Big Girl Dance Class with Todd & Whit!

Hello readers! I have an exciting story to share! About 3 weeks ago, I came across a shared screenshot on Instagram from one of my running friends, Elana. It was a post in which Whitney Way Thore announced a pop-up Big Girl Dance Class being held in Pittsburgh on 6/19/18! I immediately signed up and waited for the day to come!

I knew I had to leave work early if I wanted to get to Rex Theater (South Side) before the line got crazy long. I arrived and parked around 5:15. I had a mini meltdown because I thought I lost both my license and debit card. I put them in my skirt before I left work and thought they fell out of my pocket. They ended up getting buried deep inside my pocket, not knowing the pocket wrapped around the entirety of my waist until that time. Crisis averted! I placed my purse inside of my trunk and did so with much difficulty. As I pulled my hand out, I scraped the top of my thumb inside of my trunk.


Only me. I figured, it can only go up from here!

When I finally made my way to the event location, the line had roughly 30 people in it. I quickly got in line to hold my place, while I waited for my friend, Elana, to show up. The show’s crew came around with clip boards, in which we were required to sign a waiver for the show if we were to make an appearance! *Fingers crossed we do!*


Just before going inside.

Anyway…we stood in line for over 1 hour. There was some sort of delay; I’m still unsure of what happened. I’m glad I had a buddy to keep me company while we waited. We heard people screaming and around the corner came Buddy! It was pretty surreal to see someone in person whom I’ve seen on television dozens and dozens of times. He walked down the entirety of the line and waved to everyone. I’m super proud of how much he has accomplished in his continued sobriety and his openness about it. Way to go Buddy!

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Why do you run?

Hello readers! For my April blog post as a Pittsburgh Marathon blogger, I wanted to do something different. Looking back at some of my posts, I’ve explained why I started running and continue to do so. I decided to do a little project and ask my fellow running friends whom are participating in the Pittsburgh Marathon events why they run. Here we go!

Morgan Manko


I run because it heals me.

I never gave running a chance until I was about 18-years-old and my father managed to convince me to try a 5k with him. I hated every second of it and finished with a less than satisfactory time of 45 minutes and 32 seconds. I was content for that to be my first and only race, and for some time, it was. Fast forward to about 2 years later and I had just gone through a rather difficult breakup. I didn’t really know what to do with myself, but I figured a walk would help me clear my head. A walk turned into a jog, a jog turned into a run, and after about 30 minutes, I was 2 1/2 miles away from home and winded, but I felt fantastic. So began my running career. I signed up for a few 5ks, followed by a few 10ks, followed by my first Pittsburgh Half-Marathon in 2010, and eventually my first Pittsburgh full Marathon the following year in 2011.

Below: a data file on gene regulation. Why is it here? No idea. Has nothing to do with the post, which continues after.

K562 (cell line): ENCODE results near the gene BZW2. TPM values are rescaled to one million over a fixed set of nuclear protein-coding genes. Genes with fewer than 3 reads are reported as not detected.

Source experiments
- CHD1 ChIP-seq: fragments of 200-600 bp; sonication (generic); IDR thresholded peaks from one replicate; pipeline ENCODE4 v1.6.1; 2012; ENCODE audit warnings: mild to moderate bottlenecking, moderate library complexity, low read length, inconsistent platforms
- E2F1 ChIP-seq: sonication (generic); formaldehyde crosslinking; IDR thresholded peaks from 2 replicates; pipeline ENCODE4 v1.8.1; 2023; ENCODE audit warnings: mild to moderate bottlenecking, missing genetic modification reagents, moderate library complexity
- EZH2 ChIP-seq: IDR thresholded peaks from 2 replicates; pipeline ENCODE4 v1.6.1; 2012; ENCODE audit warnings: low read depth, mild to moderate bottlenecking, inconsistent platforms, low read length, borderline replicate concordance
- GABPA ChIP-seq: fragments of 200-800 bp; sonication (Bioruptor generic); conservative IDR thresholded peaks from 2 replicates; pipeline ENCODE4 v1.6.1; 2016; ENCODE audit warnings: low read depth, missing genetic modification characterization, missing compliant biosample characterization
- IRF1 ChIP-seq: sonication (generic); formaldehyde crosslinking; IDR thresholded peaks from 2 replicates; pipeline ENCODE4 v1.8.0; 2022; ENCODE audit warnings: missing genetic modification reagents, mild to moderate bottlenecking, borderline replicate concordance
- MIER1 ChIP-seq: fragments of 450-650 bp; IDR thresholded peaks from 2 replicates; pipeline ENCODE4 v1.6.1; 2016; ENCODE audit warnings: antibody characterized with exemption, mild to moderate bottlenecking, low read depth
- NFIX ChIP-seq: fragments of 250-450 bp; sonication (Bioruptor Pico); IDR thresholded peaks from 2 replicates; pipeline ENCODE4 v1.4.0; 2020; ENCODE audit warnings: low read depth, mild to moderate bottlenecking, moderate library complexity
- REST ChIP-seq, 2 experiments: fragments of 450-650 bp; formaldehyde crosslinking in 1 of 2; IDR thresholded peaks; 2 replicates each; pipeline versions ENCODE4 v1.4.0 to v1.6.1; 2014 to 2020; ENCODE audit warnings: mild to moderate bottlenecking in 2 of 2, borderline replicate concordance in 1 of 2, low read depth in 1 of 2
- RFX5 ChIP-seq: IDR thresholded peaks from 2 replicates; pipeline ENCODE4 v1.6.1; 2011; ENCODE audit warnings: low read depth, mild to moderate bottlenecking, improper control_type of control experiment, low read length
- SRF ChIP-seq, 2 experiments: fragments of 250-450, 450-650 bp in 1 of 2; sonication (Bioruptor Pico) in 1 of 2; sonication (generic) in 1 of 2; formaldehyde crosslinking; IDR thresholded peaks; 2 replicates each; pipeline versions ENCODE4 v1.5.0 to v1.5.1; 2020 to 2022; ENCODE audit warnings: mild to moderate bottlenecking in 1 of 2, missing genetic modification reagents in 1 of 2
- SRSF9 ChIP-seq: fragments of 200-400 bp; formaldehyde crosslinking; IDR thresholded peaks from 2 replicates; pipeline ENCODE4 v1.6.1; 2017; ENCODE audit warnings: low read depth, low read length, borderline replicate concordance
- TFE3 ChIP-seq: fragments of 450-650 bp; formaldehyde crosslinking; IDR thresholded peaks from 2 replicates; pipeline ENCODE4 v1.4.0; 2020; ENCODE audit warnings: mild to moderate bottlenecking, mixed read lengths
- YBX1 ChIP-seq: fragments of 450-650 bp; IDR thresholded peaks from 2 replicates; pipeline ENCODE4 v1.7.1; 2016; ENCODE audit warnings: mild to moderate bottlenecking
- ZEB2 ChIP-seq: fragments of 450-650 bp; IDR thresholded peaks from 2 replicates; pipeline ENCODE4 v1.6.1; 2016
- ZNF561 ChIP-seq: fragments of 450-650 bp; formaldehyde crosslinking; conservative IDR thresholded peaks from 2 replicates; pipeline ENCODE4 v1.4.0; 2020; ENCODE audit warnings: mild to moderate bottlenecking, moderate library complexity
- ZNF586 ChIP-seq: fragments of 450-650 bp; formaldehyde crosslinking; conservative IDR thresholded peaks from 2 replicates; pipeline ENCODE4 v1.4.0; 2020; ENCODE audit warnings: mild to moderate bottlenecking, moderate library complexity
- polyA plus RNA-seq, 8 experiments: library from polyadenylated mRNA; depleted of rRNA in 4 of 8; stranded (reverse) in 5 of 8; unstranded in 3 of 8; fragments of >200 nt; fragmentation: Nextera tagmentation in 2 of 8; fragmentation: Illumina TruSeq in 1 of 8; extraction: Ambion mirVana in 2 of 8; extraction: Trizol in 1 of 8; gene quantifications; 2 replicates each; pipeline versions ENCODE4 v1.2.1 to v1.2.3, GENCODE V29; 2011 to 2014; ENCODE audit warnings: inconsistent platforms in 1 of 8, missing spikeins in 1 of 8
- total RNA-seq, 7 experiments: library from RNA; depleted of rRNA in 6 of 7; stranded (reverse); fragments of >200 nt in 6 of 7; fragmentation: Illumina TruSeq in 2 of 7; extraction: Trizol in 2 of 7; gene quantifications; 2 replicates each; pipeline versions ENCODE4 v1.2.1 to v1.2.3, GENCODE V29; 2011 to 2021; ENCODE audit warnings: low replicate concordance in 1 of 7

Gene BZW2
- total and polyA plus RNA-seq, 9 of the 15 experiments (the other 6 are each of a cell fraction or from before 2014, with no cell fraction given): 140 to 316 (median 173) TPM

I continued to grow, and learn, and get faster. I signed up for more races, including the Pittsburgh Marathon every year. And then life took an unexpected and rather difficult turn in the early spring of 2014. I was diagnosed with cervical cancer and found my time consumed with hospital visits and radiation treatments. I was too weak and too tired to run casually, let alone motivate myself to try for a few races. But, I was lucky, I got better, I got stronger, and I went into remission almost 2 years after I had been initially diagnosed. I started walking, I started jogging, and eventually I started running again. 2016 was my big return to running in the Pittsburgh Marathon, and I managed to earn my best time with my father and husband driving around cheering for me at different mile points.

My reason for running has always been one of healing. Running has helped me get over heartache, it has helped me let go of the past, it has helped me see my own strength. Running has helped me prove to myself that no matter what, I am capable and running has also given me the strength I thought cancer took away. Running healed me, in different ways at different times, but it is why I continue to hit the trails every day, and it is why I will be competing once again in the Pittsburgh Marathon this spring.

Carla Johnson

BCHM 2017

I run because it’s my happy place.

I started to run after I lost 100 pounds in 2008. It wasn’t very much. I would run 3 to 5 miles 3 to 4 days per week as a way to lose more weight. I did this for probably 2 years until May of 2010 when I ran my first 5k that was held by the YMCA I belonged to. I ended up joining a new gym a few months after my first 5k and pushed myself to take different fitness classes. One of the spin instructors would see me run on the treadmill and she would always tell me I should run a half marathon. I always gave her some excuse saying that I don’t have time to train. One day, I finally gave in and I signed up to do the Pittsburgh Half Marathon in 2013. After that day, I was hooked and signed up to do a fall half marathon that same year. This year, I will be doing my 12th half marathon and I do have the goal to complete a full marathon one day.